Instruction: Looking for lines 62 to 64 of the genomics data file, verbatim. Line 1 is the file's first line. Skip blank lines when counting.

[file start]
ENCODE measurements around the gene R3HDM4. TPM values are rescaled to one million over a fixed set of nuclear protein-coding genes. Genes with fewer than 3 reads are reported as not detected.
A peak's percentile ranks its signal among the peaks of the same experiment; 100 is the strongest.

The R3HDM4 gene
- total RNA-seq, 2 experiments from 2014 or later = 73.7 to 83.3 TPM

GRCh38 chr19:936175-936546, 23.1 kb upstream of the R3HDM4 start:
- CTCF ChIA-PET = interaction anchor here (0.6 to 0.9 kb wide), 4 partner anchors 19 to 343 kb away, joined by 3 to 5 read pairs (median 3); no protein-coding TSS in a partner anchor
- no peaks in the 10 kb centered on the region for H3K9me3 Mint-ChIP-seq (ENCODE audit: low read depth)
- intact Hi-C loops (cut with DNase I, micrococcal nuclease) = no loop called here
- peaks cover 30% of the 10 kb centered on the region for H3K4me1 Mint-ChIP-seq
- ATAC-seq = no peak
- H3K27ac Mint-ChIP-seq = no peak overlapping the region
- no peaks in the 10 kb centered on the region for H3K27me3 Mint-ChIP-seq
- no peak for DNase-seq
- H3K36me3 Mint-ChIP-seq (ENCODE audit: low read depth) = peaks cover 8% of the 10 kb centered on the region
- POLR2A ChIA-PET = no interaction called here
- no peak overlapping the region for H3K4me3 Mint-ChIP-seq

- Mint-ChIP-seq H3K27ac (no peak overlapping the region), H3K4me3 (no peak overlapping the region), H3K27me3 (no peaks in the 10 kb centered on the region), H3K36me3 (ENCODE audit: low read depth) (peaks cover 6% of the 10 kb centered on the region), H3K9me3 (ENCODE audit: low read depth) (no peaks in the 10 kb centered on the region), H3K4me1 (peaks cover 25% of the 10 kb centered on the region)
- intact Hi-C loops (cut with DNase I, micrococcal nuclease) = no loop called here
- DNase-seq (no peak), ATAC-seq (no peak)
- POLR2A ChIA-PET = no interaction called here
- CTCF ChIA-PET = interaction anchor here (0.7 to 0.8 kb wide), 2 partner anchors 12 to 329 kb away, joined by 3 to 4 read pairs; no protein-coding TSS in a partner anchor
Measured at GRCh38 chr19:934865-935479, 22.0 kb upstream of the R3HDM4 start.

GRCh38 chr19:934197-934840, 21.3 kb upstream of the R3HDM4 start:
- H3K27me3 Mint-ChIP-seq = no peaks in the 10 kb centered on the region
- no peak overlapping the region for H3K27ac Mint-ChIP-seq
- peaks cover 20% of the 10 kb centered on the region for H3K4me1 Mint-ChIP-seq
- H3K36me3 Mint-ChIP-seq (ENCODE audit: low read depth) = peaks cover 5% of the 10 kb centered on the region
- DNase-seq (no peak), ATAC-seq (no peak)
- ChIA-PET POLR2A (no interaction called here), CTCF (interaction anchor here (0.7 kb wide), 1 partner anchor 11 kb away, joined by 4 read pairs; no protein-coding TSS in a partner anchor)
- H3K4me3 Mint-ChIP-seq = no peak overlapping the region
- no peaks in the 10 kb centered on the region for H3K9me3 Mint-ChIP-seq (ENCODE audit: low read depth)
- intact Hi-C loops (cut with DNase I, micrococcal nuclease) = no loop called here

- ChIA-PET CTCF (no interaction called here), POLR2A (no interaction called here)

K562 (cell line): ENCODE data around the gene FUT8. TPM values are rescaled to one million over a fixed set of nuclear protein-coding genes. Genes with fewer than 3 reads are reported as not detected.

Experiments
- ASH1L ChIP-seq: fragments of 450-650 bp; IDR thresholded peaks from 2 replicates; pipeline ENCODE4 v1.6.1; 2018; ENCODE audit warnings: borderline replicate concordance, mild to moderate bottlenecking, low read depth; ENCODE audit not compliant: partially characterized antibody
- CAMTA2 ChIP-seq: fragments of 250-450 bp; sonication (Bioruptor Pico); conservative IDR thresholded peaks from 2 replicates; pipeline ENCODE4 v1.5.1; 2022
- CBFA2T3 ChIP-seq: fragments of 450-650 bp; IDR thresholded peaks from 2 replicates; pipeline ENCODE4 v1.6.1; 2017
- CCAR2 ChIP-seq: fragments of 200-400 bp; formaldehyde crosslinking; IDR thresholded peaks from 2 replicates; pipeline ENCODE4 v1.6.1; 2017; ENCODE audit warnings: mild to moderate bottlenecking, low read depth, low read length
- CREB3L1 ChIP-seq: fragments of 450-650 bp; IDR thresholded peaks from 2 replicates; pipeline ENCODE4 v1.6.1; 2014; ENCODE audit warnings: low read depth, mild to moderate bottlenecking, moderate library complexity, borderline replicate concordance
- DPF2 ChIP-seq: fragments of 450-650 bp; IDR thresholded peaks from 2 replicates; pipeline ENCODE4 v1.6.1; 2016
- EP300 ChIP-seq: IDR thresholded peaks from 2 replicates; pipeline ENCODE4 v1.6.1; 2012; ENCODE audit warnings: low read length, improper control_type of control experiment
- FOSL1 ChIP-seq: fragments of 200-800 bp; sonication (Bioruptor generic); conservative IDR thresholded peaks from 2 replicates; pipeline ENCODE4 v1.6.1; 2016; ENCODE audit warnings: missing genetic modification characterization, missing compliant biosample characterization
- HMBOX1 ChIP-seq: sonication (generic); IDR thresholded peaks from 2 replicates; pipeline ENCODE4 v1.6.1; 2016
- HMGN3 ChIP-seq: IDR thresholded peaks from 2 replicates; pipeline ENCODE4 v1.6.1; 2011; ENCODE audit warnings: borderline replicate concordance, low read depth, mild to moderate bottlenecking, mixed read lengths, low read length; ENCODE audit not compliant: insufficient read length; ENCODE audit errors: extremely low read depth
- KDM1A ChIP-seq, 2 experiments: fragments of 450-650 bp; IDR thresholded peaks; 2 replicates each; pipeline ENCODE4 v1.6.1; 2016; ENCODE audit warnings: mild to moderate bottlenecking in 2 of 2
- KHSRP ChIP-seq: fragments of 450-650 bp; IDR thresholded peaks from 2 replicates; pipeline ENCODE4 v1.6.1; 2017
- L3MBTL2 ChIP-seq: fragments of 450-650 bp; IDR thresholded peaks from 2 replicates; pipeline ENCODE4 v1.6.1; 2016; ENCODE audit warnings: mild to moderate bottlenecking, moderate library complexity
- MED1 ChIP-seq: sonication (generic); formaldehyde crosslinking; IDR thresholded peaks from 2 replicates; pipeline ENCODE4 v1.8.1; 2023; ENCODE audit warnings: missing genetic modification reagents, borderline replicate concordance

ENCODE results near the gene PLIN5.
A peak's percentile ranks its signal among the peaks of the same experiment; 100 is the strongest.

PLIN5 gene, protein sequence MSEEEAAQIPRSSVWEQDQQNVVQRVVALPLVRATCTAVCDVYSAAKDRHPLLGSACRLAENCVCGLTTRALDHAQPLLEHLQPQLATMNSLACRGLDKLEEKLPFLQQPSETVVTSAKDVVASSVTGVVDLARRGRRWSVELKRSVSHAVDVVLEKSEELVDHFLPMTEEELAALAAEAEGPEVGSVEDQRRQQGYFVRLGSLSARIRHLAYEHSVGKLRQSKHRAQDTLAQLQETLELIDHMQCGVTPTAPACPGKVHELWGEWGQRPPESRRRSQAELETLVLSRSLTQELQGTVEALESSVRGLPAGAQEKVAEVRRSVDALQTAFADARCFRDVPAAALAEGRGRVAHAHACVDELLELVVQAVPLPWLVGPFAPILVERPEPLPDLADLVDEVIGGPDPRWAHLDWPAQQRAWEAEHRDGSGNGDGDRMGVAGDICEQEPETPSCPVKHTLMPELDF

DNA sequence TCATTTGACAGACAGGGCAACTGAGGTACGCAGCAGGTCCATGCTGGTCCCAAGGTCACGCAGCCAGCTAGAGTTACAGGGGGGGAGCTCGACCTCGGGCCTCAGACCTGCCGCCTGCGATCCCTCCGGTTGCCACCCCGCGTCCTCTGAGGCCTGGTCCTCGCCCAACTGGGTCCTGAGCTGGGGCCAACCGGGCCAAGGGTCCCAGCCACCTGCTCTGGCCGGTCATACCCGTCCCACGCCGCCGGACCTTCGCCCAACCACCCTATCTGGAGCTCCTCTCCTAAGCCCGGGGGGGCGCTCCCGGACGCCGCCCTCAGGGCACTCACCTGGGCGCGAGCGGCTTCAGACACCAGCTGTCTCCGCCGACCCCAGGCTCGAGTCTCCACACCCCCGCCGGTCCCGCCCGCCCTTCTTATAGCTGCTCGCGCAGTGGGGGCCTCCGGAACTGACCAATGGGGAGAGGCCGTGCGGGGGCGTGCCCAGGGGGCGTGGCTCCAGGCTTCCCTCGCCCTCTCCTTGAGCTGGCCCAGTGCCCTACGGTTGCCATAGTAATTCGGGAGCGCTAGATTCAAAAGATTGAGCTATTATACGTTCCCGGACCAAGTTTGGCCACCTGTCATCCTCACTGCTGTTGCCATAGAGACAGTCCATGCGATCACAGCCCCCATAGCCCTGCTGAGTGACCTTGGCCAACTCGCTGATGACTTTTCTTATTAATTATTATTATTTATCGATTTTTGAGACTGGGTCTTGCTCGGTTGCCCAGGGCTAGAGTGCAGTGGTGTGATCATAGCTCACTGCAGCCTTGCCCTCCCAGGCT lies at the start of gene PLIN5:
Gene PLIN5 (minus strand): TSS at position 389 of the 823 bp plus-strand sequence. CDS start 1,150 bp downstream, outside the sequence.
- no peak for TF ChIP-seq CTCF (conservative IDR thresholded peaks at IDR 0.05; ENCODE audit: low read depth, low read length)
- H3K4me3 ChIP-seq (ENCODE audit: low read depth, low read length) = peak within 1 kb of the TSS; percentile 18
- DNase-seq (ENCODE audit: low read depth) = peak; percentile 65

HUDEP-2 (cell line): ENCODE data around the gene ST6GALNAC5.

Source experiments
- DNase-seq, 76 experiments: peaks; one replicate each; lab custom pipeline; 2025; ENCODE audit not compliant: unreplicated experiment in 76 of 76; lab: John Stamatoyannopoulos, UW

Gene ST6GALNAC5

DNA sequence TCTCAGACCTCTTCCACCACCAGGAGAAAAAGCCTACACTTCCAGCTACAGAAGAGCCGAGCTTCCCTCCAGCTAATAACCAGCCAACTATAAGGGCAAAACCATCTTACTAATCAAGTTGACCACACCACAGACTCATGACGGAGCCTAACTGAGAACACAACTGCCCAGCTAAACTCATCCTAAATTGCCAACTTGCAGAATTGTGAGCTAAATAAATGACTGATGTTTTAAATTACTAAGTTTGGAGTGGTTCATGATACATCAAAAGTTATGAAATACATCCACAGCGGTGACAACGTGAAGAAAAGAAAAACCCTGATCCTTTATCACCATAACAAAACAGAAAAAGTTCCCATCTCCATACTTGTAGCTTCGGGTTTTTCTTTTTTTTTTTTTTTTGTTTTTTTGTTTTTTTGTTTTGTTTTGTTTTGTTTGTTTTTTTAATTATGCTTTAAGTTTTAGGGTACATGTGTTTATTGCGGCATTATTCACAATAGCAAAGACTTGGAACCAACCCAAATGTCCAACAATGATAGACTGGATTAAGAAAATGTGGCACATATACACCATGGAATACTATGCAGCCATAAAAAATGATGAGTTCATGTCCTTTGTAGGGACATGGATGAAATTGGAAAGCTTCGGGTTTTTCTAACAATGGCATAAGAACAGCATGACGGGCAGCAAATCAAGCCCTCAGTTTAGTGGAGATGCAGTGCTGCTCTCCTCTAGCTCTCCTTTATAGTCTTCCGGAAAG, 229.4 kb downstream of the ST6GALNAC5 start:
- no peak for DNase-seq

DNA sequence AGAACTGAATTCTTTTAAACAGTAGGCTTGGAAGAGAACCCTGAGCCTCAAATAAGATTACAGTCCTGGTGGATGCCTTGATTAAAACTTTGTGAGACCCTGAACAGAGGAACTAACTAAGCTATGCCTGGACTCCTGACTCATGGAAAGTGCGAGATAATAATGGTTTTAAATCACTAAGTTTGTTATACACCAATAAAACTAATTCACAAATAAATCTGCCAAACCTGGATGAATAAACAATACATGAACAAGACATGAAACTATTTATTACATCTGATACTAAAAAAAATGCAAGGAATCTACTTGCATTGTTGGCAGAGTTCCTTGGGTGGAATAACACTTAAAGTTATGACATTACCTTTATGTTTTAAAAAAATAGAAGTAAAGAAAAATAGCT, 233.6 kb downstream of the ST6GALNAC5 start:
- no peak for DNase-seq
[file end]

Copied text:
DNA sequence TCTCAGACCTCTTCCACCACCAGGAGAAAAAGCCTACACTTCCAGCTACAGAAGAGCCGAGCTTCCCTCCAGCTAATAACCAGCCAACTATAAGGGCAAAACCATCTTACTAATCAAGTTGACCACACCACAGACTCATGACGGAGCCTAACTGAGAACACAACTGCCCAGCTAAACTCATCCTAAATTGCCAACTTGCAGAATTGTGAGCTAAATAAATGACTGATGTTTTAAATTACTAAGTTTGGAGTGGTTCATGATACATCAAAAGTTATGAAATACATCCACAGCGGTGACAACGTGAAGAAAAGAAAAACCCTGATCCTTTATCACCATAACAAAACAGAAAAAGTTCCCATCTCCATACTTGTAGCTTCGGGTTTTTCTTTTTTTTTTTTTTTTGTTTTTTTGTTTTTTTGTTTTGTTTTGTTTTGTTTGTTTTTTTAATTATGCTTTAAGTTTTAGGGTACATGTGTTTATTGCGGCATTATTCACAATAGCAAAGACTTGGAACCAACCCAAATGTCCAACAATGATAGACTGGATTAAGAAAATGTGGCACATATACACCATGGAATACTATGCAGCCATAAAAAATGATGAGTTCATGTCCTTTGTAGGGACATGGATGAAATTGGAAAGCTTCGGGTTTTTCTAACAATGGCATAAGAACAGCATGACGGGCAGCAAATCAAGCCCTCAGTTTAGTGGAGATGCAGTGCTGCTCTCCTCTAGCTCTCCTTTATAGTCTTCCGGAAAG, 229.4 kb downstream of the ST6GALNAC5 start:
- no peak for DNase-seq

DNA sequence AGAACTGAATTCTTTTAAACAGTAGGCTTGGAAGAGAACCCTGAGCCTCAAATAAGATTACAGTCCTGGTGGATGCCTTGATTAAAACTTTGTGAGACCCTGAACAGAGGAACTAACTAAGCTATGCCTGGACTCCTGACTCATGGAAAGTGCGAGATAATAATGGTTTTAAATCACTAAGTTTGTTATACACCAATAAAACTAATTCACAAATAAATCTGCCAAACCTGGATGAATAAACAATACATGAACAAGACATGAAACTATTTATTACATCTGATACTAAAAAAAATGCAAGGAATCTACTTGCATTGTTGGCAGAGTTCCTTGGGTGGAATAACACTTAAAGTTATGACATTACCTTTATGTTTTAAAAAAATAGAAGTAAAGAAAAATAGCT, 233.6 kb downstream of the ST6GALNAC5 start: